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October 31, 2022: COMPASSIONATE RELEASE, COVID-19, and BOP BLOG




Fast Facts (Full BOP stats can be found here)


Confirmed active cases at 86 BOP facilities and 11 RRCs

Currently positive-testing inmates: 231 (up from 189) Currently positive-testing staff: 315 (down from 333) Recovered inmates currently in the BOP: 48,309 (down from 48,428) Recovered staff: 14,361 (up from 14,343)


Institutions with the largest number of currently positive-testing inmates:

Carswell FMC: 56

Butner FCI: 49 (up from 32)

Phoenix FCI: 40


Institutions with the largest number of currently positive-testing staff:

Central Office HQ: 58 (unchanged)

Rochester FMC: 27 (unchanged)

Brooklyn MDC: 13 (down from 18)

System-wide testing results: Presently, BOP has 143,914 federal inmates in BOP-managed institutions and 13,981 in community-based facilities. Today's stats: Completed tests: 128,672 (down from 128,680) Positive tests: 55,320 (down from 55,328)


Total vaccine doses administered: 334,671 (up from 333,202)


News Notes: Sentencing Commission focuses on compassionate release...


An article in Bloomberg.com, Restocked Sentencing Panel Prioritizes ‘Compassionate Release’, reports on the fist meeting of the newly constituted U.S. Sentencing Commission, noting its intention to focus on compassionate release:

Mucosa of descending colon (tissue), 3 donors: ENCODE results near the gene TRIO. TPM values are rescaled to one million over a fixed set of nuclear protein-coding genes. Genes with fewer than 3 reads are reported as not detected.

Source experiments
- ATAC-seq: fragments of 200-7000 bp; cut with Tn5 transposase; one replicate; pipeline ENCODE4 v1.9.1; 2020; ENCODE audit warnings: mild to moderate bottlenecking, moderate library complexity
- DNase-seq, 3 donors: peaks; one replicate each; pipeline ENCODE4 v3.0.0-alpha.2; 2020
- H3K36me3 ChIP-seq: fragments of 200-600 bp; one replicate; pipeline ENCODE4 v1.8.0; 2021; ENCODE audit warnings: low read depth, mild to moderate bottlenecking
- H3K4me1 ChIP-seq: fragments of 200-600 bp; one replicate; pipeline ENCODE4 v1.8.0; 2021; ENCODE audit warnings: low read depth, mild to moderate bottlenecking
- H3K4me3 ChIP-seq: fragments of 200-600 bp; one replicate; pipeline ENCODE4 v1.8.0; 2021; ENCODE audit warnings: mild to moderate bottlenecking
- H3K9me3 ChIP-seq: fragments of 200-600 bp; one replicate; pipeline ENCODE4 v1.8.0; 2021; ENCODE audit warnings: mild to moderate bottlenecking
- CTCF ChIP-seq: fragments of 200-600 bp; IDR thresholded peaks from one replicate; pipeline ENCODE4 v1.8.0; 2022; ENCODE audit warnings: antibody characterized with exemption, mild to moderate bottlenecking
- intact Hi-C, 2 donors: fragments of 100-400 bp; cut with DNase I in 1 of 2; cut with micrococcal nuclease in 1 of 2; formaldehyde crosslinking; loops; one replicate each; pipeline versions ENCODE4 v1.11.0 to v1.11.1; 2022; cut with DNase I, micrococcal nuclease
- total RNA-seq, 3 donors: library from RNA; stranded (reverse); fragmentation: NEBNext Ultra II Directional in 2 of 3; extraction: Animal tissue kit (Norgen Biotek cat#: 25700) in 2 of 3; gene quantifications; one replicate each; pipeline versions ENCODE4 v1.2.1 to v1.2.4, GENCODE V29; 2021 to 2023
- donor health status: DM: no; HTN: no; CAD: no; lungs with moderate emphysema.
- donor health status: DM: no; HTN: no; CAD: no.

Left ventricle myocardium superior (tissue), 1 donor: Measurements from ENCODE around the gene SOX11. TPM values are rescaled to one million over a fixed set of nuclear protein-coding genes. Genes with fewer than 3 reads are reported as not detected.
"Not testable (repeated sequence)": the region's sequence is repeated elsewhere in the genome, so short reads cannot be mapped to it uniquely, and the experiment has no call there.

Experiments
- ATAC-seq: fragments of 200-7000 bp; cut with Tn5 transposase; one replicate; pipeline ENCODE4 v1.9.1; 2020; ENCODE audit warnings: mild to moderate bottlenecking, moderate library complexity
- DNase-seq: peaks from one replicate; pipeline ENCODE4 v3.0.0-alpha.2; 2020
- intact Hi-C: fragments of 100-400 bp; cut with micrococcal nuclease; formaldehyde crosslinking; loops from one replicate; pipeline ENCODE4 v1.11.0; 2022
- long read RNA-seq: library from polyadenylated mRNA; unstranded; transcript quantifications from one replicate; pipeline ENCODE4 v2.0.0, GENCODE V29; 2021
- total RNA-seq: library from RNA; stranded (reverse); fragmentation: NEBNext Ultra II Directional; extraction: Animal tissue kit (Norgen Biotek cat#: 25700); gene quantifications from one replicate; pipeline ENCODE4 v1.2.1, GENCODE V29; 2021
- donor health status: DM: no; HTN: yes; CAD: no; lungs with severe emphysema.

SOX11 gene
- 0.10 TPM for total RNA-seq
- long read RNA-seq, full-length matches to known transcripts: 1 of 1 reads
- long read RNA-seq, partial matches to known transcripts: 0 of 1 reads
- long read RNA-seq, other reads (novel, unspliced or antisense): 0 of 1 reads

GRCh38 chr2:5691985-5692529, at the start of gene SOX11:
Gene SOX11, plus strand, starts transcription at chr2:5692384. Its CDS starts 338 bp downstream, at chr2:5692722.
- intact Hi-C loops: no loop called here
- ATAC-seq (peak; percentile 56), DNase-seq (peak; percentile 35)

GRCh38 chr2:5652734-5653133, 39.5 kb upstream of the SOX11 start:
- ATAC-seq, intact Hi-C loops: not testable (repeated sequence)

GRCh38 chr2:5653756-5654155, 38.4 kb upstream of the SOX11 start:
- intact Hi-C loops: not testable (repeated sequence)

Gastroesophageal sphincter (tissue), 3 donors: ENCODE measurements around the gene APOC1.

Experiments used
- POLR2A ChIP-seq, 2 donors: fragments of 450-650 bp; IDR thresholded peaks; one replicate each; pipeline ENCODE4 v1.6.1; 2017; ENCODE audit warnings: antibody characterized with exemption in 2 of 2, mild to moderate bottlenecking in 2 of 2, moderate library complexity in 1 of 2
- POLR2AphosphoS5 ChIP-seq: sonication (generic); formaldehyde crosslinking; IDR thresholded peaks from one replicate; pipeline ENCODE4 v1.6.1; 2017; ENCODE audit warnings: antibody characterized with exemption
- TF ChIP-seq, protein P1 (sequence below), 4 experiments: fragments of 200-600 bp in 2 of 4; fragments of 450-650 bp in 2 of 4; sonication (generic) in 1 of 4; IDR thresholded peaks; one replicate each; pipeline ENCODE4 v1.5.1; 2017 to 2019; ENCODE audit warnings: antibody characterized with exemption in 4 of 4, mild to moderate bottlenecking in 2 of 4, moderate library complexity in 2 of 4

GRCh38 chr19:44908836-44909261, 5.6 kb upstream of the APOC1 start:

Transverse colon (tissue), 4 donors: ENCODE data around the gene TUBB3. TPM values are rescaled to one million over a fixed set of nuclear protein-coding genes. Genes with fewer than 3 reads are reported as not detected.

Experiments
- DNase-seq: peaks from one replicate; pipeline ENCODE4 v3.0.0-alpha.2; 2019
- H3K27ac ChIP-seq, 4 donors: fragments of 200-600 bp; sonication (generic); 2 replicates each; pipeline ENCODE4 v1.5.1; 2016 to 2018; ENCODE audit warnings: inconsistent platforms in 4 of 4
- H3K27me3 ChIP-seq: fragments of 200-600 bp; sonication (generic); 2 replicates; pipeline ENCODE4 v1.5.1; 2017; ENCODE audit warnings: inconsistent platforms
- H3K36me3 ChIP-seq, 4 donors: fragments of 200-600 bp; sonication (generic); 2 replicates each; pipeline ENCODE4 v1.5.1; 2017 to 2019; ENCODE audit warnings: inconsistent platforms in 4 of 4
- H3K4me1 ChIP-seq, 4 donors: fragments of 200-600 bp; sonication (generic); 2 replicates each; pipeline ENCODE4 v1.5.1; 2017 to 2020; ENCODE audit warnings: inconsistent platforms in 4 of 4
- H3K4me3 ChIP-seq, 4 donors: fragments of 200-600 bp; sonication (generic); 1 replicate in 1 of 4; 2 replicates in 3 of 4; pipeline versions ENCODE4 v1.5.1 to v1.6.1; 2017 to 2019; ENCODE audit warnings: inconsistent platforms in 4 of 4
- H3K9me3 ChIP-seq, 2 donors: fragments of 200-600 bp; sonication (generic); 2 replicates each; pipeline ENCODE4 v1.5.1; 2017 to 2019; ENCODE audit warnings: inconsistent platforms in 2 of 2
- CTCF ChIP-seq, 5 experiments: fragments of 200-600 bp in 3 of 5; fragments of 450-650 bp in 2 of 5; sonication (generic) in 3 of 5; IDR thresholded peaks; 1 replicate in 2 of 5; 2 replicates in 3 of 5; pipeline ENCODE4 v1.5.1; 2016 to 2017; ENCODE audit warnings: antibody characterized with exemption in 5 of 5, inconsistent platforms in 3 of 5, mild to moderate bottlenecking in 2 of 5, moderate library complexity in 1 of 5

The US Sentencing Commission met on Friday for the first time in four years with a full slate of new members, which chair Carlton Reeves called a “very exciting” and “highly unusual” moment. Reeves, a federal trial-court judge in Mississippi, led the brief meeting in Washington where the body formally set policy priorities, chief among them providing guidance on the 2018 First Step Act that can get people out of prison with so-called compassionate release. It’s the first time since 1999 that a full slate of voting commissioners was appointed at once, Reeves said, noting that they’re generally appointed to staggered terms. “The fact that all seven of us are new to the commission is highly unusual and, indeed, very exciting,” he said of the bipartisan body, emphasizing that “justice” will be front and center in its criminal-justice work. Following criticism of the commission’s lack of a quorum, including by Supreme Court justices, the Senate confirmed President Joe Biden’s nominees in August. “As everyone is fully aware, after four years there is a backlog of policy work awaiting us,” Reeves said. “Upon our appointment, we quickly rolled up our sleeves,” he said, noting that the commission has only until May 1, 2023, to submit amendments to Congress. Before the confirmation of the commission’s new members, the panel had been without the quorum it needs to make new guidance since January 2019. Those vacancies prevented it from, among other things, addressing changes to the criminal-justice system under the First Step Act. The commission reported receiving over 8,000 comments related to its new priorities, which were announced tentatively in September. Topping the list is a proposal to further describe what constitutes “extraordinary and compelling” reasons for compassionate release. After the First Step Act made it easier to file release requests, those appeals skyrocketed as Covid-19 spread in prisons and courts came to different conclusions about what the statute meant. The commission in a March report said there was “considerable variability” in applying the statute without updated guidance to reflect the new law. Among the federal courts of appeal, the highest grant rate for compassionate release was in the First Circuit at 47.5% and the lowest was in the Fifth Circuit at 13.7%, the commission said. The commission must have at least three federal judges and no more than four members of each political party. Reeves, 58, is the first Black chair. Justice Ketanji Brown Jackson, the Supreme Court’s first Black woman, served on the commission before taking the high-court bench. The other commissioners are Luis Felipe Restrepo, Laura Mate, Claire Murray, Claria Horn Boom, John Gleeson, Candice Wong, and “ex officio” or non-voting members Patricia Cushwa and Jonathan Wroblewski. To contact the reporters on this story: Jordan S. Rubin in Washington at jrubin@bloomberglaw.com; Madison Alder in Washington at malder@bloomberglaw.com To contact the editors responsible for this story: Seth Stern at sstern@bloomberglaw.com; John Crawley at jcrawley@bloomberglaw.com